South Asia is highly vulnerable to climate change. Given that many of the poor live in areas prone to climactic shifts and in occupations that are highly climate-sensitive, such as agriculture and fisheries, future climate change could have significant implications for living standards.

Last year’s record global average temperatures, extreme heat over Asia, and unusually warm waters in the Bering Sea would not have been possible without human-caused climate change, according to a new report published in the Bulletin of the American Meteorological Society (BAMS).

Studies published since the Paris Agreement was agreed two years ago are increasingly linking climate change to extreme weather events around the world, a new report shows.

The recently released Global Climate Risk Index 2018 report has put India amongst the sixth most vulnerable countries after Haiti, Zimbabwe, Fiji, Sri Lanka and Vietnam.

A rmed with a spear and undeterred by the intense sunlight, Tarekegn Kareto meticulously plucks weeds in his maize field in Argoba village, in southern Ethiopia.

BONN, Germany: India is the sixth most vulnerable country in the world in terms of facing extreme weather events with Haiti, Zimbabwe, Fiji, Sri Lanka and Vietnam taking top five positions in the f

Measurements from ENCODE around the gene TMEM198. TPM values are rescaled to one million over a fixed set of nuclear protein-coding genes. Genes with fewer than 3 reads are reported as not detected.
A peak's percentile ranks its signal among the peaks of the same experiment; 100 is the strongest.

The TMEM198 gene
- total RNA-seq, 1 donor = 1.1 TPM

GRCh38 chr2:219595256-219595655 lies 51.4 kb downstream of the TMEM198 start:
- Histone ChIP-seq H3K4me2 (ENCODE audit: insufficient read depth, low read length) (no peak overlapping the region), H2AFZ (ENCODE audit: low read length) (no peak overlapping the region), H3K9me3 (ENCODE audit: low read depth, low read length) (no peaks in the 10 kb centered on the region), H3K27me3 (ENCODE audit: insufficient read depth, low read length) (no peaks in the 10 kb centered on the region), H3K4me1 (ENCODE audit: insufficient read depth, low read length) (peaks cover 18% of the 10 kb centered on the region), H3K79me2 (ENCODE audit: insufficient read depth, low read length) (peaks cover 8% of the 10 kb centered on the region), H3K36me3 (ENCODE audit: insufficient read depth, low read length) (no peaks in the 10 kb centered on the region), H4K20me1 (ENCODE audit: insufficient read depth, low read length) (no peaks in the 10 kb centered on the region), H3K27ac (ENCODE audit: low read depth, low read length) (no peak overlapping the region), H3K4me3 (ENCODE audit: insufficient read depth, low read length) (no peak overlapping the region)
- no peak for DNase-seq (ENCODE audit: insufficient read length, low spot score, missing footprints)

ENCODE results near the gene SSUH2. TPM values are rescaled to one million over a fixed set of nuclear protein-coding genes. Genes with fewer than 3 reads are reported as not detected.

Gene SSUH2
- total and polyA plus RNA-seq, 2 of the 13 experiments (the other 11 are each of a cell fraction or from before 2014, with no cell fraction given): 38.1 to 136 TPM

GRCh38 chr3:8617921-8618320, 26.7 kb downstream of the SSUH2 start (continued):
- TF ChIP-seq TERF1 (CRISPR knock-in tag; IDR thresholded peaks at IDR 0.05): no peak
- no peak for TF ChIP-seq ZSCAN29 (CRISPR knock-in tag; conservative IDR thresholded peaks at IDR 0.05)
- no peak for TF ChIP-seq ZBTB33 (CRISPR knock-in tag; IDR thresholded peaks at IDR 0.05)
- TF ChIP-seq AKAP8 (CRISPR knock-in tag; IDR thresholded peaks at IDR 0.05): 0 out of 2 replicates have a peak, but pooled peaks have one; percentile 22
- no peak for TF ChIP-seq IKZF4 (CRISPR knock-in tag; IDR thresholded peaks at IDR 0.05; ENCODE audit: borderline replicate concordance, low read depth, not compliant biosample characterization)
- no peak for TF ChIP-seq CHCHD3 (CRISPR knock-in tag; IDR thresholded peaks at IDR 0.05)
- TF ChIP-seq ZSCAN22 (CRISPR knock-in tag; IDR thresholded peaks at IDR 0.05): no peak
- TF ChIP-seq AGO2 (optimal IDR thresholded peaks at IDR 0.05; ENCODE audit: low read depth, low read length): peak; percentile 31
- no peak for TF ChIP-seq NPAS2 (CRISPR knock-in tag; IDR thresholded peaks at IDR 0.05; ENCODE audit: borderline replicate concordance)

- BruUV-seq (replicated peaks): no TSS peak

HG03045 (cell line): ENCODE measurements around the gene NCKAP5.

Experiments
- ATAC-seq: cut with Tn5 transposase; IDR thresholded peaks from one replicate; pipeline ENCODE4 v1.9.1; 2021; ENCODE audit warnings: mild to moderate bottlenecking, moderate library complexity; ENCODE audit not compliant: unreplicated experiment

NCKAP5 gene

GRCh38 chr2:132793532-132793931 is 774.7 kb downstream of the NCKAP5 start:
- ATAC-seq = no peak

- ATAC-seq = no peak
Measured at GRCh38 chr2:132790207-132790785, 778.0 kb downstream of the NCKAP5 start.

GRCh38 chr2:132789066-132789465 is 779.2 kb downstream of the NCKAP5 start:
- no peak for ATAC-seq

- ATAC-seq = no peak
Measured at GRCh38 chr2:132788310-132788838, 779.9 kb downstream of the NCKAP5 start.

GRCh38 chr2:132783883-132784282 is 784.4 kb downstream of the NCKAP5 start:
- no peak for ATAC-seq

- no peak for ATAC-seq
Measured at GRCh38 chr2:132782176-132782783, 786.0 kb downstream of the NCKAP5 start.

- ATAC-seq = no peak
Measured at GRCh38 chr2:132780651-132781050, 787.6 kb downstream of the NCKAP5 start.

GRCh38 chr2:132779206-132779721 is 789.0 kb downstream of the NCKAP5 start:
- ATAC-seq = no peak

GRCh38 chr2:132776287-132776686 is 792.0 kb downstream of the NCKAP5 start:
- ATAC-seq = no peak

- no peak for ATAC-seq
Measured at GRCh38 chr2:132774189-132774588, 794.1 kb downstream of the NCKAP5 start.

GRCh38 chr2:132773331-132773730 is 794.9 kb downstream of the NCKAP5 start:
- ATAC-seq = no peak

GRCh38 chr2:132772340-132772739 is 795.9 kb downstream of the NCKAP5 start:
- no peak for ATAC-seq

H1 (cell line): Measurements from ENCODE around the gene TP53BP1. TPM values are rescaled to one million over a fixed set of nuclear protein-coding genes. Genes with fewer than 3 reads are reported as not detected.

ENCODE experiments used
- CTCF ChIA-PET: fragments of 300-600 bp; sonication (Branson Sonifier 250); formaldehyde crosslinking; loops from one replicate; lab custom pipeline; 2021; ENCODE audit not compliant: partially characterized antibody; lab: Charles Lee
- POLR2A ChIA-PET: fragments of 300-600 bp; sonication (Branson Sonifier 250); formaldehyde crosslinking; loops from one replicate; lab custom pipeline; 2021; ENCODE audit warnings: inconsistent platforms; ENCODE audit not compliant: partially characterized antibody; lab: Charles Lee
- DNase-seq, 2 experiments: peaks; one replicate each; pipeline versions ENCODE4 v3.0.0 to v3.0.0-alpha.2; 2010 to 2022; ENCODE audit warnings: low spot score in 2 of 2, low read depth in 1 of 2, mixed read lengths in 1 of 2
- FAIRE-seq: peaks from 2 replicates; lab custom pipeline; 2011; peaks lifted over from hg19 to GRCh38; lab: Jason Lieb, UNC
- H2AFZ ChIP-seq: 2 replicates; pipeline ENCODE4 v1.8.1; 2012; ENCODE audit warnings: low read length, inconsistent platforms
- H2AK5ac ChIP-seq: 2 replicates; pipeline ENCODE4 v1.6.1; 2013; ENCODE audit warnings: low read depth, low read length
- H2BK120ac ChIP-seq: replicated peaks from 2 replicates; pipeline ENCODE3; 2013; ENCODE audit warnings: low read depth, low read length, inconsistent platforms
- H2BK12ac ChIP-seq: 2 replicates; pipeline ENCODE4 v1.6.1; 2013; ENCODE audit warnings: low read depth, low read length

The Global Climate Risk Index 2018 analyses to what extent countries have been affected by the impacts of weather-related loss events (storms, floods, heat waves etc.). The most recent data available – for 2016 and from 1997 to 2016 – were taken into account. The countries affected most in 2016 were Haiti, Zimbabwe as well as Fiji.

Australia’s critical window of opportunity to tackle climate change is closing, with a new landmark report from the Climate Council revealing our nation is falling behind the rest of the world, failing to tackle climate change as pollution levels continue to rise.

The WorldRiskIndex states the risk of an extreme natural event leading to a disaster in 171 countries. The five-year-analysis shows that the disaster risk global hotspots are in Central America, West and Central Africa, Southeast Asia and Oceania.

Year 2017 will be one of the three hottest years on record, with many high-impact events, including catastrophic hurricanes and floods, debilitating heat waves and drought, says this provisional statement on the State of the Climate released by the World Meteorological Organization (WMO).

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